Hollywood screenwriters have gone on strike after talks with studio representatives failed to resolve a dispute over royalties.
Writers want a better deal when their work appears on DVD or online
Pickets were set up outside studios in Los Angeles and New York, after The Writers Guild of America asked its 12,000 members to stop working.
Drivers honked in support as throngs of writers waved placards, said reports.
Late-night TV chat shows are likely to be the first productions to suffer with drama to follow if the strike drags on.
In New York, strikers wielded banners reading "On strike" and "No money, no funny".
Michael Winship, president of the Writers Guild of America East, said: "The seven-word mantra is: 'When you get paid, we get paid.'"
The last strike by screenwriters, in 1988, lasted a crippling 22 weeks.
The BBC's Peter Bowes says the strike is expected to have a ripple effect throughout Los Angeles with businesses that rely on the entertainment industry being hit hard.
He says one estimate puts the potential cost to the city at $1bn.
Negotiators for the WGA and the studio representatives, the Alliance of Motion Picture and Television Producers (AMPTP), held talks on Sunday night with a US federal mediator in Los Angeles.
The writers want higher fees, or "residuals", derived from work released on DVD or online.
"It's about our livelihood," one striking writer told the BBC on a picket line in Los Angeles.
"We rely on residuals, we rely on money from technology, and the internet is a large part of that and it's going to be an even bigger part of that in the future."
But the studios have rejected their demands as unworkable.
Nick Counter, president of the AMPTP, said earlier that no progress was possible "for overriding business reasons".
"The DVD issue is a roadblock to these negotiations," he added.
Talk shows hosted by stars such as Jay Leno, David Letterman and Jon Stewart are expected to stop almost immediately as they rely on a supply of topical jokes.
It was anticipated NBC would broadcast repeats of Leno's programme, The Tonight Show, plus Late Night with Conan O'Brien and Saturday Night Live from Monday if the walkout went ahead, the Hollywood Reporter said.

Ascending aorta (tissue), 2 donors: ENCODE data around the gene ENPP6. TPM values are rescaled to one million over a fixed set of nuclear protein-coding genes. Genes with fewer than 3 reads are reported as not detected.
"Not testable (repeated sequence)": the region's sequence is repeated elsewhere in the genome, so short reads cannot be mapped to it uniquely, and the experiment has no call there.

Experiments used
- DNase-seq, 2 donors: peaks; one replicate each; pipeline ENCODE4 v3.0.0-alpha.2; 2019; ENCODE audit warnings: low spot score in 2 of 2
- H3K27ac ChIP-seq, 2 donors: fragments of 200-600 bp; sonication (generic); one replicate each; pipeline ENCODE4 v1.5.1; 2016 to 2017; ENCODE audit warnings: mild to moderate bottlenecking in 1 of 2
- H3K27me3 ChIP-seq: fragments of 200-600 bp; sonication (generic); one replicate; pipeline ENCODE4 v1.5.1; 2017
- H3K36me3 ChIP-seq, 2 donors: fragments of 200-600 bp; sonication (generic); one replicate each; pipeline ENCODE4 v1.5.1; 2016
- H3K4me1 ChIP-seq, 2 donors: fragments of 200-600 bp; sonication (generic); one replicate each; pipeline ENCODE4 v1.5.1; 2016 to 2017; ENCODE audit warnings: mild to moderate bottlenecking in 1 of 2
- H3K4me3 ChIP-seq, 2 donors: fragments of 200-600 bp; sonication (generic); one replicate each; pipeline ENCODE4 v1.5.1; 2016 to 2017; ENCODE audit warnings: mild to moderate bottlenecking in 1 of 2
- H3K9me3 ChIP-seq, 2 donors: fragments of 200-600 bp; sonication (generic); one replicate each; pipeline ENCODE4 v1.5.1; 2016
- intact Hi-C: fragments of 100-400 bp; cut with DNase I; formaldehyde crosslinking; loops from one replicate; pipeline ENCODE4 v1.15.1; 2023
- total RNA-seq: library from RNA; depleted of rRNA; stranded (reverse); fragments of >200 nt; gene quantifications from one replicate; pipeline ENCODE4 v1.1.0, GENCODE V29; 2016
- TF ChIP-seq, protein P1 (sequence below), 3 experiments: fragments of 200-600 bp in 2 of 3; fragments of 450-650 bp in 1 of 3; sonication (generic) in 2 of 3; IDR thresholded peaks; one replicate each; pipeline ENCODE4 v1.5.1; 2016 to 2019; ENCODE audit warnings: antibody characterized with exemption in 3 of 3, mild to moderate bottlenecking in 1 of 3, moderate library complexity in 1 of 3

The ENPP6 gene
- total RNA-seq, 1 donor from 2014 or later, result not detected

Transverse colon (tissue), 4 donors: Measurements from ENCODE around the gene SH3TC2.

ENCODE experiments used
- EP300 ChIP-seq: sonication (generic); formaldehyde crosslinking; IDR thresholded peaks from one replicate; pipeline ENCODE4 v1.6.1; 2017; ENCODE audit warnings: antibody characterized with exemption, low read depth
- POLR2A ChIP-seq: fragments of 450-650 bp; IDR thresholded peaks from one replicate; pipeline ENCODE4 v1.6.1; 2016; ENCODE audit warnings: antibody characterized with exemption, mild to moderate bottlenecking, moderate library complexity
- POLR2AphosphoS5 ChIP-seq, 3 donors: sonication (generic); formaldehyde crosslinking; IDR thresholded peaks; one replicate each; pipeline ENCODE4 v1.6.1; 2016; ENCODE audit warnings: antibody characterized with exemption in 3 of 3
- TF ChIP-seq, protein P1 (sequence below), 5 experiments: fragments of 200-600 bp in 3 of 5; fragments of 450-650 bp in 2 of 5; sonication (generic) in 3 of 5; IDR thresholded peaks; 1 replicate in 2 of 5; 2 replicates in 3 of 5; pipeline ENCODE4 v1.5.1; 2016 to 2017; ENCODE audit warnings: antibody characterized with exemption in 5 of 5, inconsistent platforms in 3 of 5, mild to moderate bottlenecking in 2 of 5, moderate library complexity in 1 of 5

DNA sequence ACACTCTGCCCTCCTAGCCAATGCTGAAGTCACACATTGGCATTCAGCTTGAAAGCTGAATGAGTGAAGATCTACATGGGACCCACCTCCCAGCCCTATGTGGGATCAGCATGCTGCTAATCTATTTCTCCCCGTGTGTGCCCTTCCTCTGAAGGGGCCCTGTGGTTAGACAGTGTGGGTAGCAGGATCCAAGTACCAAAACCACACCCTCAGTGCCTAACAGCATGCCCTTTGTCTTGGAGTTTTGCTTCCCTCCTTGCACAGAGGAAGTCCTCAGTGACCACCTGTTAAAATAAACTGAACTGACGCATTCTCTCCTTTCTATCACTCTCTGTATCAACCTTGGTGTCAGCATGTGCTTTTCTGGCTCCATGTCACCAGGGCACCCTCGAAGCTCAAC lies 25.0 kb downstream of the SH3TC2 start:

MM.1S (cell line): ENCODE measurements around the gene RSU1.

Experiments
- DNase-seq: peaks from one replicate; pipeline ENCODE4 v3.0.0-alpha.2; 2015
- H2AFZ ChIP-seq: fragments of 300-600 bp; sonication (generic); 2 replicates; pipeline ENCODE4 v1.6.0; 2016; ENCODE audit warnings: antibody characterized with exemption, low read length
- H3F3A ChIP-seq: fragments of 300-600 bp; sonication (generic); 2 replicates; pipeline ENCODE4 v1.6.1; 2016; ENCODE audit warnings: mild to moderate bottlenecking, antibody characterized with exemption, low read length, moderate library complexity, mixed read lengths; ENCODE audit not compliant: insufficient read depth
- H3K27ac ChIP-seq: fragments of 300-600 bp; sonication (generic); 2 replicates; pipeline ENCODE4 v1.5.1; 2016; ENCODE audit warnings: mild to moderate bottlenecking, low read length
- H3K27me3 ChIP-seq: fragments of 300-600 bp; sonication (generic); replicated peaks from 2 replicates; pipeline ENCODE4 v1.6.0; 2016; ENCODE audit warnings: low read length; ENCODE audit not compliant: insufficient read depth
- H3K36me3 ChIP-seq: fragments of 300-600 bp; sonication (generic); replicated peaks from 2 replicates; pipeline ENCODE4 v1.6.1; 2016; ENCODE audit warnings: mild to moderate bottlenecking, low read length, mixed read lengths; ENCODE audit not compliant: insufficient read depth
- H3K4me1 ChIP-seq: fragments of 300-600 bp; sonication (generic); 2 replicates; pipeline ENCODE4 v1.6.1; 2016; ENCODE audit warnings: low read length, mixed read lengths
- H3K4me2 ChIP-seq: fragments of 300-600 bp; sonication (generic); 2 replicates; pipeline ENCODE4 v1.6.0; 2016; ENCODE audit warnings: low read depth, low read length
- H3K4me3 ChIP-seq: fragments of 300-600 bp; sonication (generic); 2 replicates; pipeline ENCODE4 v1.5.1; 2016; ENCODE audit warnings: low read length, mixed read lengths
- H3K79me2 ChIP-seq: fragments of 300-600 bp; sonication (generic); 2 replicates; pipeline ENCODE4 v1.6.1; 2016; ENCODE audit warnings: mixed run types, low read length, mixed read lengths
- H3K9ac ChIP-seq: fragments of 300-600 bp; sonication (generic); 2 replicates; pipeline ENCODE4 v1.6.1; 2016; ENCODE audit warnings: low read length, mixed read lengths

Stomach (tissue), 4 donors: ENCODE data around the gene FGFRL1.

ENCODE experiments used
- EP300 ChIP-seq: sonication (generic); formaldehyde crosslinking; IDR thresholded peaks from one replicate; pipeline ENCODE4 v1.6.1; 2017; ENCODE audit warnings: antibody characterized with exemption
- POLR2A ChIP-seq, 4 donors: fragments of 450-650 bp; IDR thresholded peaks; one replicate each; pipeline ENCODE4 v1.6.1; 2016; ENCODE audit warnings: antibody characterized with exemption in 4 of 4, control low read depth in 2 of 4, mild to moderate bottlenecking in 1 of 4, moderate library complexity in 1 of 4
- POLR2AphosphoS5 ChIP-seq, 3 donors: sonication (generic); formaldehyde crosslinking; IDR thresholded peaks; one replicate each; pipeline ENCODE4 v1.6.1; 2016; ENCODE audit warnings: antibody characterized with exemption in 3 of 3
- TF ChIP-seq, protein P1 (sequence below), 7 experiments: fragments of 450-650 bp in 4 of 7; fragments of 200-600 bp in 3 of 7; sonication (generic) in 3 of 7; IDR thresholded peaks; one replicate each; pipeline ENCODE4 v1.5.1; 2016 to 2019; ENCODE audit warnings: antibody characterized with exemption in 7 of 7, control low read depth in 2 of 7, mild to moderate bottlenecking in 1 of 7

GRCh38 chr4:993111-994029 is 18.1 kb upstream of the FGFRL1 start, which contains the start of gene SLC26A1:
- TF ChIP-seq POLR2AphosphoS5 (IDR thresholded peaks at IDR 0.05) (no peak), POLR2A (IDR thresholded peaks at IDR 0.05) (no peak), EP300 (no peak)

It also said old episodes of The Daily Show and The Colbert Report would be screened under contingency plans by the Comedy Central channel.
But as yet it was unclear what other networks intended to do, it added.
Leno made a quip about the strike on-air on Friday, saying:
"They call it the toughest time for comedy writing since those three weeks back in the 1990s when Bill Clinton stopped dating. Remember that?"
Filling the gaps
The 1988 action disrupted the autumn television season.
David Letterman had a show affected during the 1988 strike
At that time, Letterman was host of NBC's Late Night, and his programme was taken off-air at first. It did return before the end of the strike, however, but many other shows remained unbroadcast.
It is anticipated daytime TV output, such as chat shows and soap operas, may be next to suffer in the current walkout. These series are typically recorded about a week in advance of transmission.
The strike would not immediately affect production of film or primetime TV programmes, the Associated Press reported.
This was because most movie studios had already kept aside a number of scripts, and many high-profile TV dramas and comedies had enough scripts or completed shows to last until early next year.
But then Hollywood analysts do expect the supply of shows such as Desperate Housewives, Ugly Betty and CSI to fizzle out, and many writers fear the TV networks will turn to additional repeats and reality programmes to fill the resulting gaps.
We asked for your views on this story. Here is a selection of the responses received.
I have screenplays registered with the Writer's Guild of America West, so I can have the additional protection when pushing my work overseas, mainly in Japan as a backdoor, so I can get into the USA. I think the MBA (Minimum Usage Agreement) is a poor man's farce, plus what a writer has to do just to achieve entry into the Guild is nearly beyond belief. But on the other side, the amount of cut-throat dishonesty that exists among leading industry producers is much worse. Without the Guild's protection we really would have nothing. Given the global economy in which all mediums compete with everything, a larger royalty belongs to the writers. And let's not forget the overcost of for-profit health care in America that the Guild provides to writers as a benefit. This is always left out of the equation. It's not a "benefit", when in reality we are fighting for our lives against a for-profit health care system that's against all of us. I fully support all the writers' efforts as one. But as a free agent, I will continue.